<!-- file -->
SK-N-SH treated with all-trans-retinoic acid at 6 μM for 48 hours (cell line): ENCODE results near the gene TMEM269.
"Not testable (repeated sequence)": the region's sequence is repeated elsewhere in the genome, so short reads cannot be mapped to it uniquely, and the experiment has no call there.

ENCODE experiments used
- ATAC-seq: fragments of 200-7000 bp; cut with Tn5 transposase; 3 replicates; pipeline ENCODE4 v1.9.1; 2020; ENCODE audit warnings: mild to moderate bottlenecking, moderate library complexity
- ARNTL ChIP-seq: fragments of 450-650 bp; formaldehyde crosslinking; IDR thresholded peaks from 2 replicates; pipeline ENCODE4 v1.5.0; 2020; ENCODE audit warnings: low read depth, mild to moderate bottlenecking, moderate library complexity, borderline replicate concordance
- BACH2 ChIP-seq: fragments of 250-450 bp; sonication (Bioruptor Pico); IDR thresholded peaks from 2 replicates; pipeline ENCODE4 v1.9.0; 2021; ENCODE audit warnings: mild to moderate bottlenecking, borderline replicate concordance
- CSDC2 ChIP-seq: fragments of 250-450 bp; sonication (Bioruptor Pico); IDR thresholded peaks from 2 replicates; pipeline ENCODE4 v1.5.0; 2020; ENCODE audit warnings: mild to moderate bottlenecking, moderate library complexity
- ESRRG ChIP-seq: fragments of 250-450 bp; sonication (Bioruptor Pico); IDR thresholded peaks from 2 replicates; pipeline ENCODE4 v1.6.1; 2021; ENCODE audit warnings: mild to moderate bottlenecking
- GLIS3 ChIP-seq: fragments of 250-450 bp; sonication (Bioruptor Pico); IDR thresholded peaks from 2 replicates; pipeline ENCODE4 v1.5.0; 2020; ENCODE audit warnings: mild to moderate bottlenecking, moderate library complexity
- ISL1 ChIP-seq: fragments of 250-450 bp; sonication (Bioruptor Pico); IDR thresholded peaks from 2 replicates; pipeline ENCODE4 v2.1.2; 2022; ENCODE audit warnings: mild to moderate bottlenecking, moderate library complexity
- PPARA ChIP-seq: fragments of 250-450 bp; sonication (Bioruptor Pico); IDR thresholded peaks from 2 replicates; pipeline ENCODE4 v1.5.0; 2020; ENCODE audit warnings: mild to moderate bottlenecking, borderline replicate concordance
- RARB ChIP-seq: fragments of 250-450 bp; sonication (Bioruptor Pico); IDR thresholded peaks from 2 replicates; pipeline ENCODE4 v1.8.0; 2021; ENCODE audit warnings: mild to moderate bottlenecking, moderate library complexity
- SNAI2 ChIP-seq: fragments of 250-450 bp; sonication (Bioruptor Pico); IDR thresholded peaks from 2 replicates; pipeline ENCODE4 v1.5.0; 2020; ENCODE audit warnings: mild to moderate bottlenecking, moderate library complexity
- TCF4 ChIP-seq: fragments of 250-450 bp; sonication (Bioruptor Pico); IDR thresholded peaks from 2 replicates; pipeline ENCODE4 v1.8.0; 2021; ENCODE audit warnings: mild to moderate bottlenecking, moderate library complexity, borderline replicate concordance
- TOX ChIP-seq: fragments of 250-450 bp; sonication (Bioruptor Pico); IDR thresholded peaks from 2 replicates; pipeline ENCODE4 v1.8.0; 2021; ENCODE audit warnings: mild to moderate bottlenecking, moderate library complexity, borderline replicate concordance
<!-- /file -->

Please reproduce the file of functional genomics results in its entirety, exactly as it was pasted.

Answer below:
SK-N-SH treated with all-trans-retinoic acid at 6 μM for 48 hours (cell line): ENCODE results near the gene TMEM269.
"Not testable (repeated sequence)": the region's sequence is repeated elsewhere in the genome, so short reads cannot be mapped to it uniquely, and the experiment has no call there.

ENCODE experiments used
- ATAC-seq: fragments of 200-7000 bp; cut with Tn5 transposase; 3 replicates; pipeline ENCODE4 v1.9.1; 2020; ENCODE audit warnings: mild to moderate bottlenecking, moderate library complexity
- ARNTL ChIP-seq: fragments of 450-650 bp; formaldehyde crosslinking; IDR thresholded peaks from 2 replicates; pipeline ENCODE4 v1.5.0; 2020; ENCODE audit warnings: low read depth, mild to moderate bottlenecking, moderate library complexity, borderline replicate concordance
- BACH2 ChIP-seq: fragments of 250-450 bp; sonication (Bioruptor Pico); IDR thresholded peaks from 2 replicates; pipeline ENCODE4 v1.9.0; 2021; ENCODE audit warnings: mild to moderate bottlenecking, borderline replicate concordance
- CSDC2 ChIP-seq: fragments of 250-450 bp; sonication (Bioruptor Pico); IDR thresholded peaks from 2 replicates; pipeline ENCODE4 v1.5.0; 2020; ENCODE audit warnings: mild to moderate bottlenecking, moderate library complexity
- ESRRG ChIP-seq: fragments of 250-450 bp; sonication (Bioruptor Pico); IDR thresholded peaks from 2 replicates; pipeline ENCODE4 v1.6.1; 2021; ENCODE audit warnings: mild to moderate bottlenecking
- GLIS3 ChIP-seq: fragments of 250-450 bp; sonication (Bioruptor Pico); IDR thresholded peaks from 2 replicates; pipeline ENCODE4 v1.5.0; 2020; ENCODE audit warnings: mild to moderate bottlenecking, moderate library complexity
- ISL1 ChIP-seq: fragments of 250-450 bp; sonication (Bioruptor Pico); IDR thresholded peaks from 2 replicates; pipeline ENCODE4 v2.1.2; 2022; ENCODE audit warnings: mild to moderate bottlenecking, moderate library complexity
- PPARA ChIP-seq: fragments of 250-450 bp; sonication (Bioruptor Pico); IDR thresholded peaks from 2 replicates; pipeline ENCODE4 v1.5.0; 2020; ENCODE audit warnings: mild to moderate bottlenecking, borderline replicate concordance
- RARB ChIP-seq: fragments of 250-450 bp; sonication (Bioruptor Pico); IDR thresholded peaks from 2 replicates; pipeline ENCODE4 v1.8.0; 2021; ENCODE audit warnings: mild to moderate bottlenecking, moderate library complexity
- SNAI2 ChIP-seq: fragments of 250-450 bp; sonication (Bioruptor Pico); IDR thresholded peaks from 2 replicates; pipeline ENCODE4 v1.5.0; 2020; ENCODE audit warnings: mild to moderate bottlenecking, moderate library complexity
- TCF4 ChIP-seq: fragments of 250-450 bp; sonication (Bioruptor Pico); IDR thresholded peaks from 2 replicates; pipeline ENCODE4 v1.8.0; 2021; ENCODE audit warnings: mild to moderate bottlenecking, moderate library complexity, borderline replicate concordance
- TOX ChIP-seq: fragments of 250-450 bp; sonication (Bioruptor Pico); IDR thresholded peaks from 2 replicates; pipeline ENCODE4 v1.8.0; 2021; ENCODE audit warnings: mild to moderate bottlenecking, moderate library complexity, borderline replicate concordance